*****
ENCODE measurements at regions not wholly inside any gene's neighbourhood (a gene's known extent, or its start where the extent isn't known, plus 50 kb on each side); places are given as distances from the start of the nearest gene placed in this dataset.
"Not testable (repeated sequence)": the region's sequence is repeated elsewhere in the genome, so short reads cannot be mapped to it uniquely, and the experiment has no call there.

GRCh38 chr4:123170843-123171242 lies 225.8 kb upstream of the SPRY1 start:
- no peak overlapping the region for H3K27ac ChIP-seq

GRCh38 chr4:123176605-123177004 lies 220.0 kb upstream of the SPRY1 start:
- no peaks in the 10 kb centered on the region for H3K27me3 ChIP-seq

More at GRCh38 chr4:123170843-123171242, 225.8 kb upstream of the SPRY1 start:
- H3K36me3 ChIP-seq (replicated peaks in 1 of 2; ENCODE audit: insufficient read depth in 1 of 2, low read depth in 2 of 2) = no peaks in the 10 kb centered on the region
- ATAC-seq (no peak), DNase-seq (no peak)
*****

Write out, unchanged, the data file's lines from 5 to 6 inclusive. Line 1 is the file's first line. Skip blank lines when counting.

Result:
GRCh38 chr4:123176605-123177004 lies 220.0 kb upstream of the SPRY1 start:
- no peaks in the 10 kb centered on the region for H3K27me3 ChIP-seq